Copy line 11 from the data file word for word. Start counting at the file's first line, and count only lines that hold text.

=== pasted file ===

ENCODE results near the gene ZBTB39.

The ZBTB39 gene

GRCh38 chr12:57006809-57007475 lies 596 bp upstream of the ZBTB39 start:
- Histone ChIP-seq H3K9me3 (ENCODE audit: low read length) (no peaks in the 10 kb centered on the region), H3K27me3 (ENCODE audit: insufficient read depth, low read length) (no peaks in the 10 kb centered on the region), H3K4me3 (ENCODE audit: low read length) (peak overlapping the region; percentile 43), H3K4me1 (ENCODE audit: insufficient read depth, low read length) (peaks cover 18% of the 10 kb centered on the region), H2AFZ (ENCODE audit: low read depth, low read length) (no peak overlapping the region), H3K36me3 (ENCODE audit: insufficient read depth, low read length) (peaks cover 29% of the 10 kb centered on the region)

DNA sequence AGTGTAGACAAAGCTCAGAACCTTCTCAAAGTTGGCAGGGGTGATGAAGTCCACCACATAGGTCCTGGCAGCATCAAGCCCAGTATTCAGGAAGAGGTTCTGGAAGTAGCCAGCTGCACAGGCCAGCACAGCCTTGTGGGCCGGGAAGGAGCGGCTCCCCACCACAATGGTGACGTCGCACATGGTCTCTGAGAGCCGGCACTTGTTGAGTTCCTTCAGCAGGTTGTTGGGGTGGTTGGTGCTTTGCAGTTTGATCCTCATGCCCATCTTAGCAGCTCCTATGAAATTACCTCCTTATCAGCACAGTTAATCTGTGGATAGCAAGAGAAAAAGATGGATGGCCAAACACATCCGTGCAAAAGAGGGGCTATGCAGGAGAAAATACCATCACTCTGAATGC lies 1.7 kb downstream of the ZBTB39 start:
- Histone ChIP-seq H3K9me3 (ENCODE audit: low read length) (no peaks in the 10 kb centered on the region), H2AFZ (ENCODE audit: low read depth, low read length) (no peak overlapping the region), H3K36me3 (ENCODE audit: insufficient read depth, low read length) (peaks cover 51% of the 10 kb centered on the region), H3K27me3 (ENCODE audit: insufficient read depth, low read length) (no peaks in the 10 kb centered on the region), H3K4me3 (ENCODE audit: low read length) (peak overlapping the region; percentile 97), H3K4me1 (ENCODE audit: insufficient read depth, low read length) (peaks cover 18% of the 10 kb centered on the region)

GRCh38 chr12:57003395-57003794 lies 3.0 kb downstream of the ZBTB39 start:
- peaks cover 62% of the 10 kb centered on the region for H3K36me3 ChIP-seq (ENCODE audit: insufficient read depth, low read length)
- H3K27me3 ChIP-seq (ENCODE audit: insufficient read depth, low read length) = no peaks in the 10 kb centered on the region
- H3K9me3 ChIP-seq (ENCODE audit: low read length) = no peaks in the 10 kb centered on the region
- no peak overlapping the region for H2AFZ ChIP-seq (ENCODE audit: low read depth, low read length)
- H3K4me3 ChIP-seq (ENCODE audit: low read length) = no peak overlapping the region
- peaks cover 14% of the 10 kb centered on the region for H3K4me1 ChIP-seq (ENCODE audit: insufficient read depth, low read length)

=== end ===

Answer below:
- no peak overlapping the region for H2AFZ ChIP-seq (ENCODE audit: low read depth, low read length)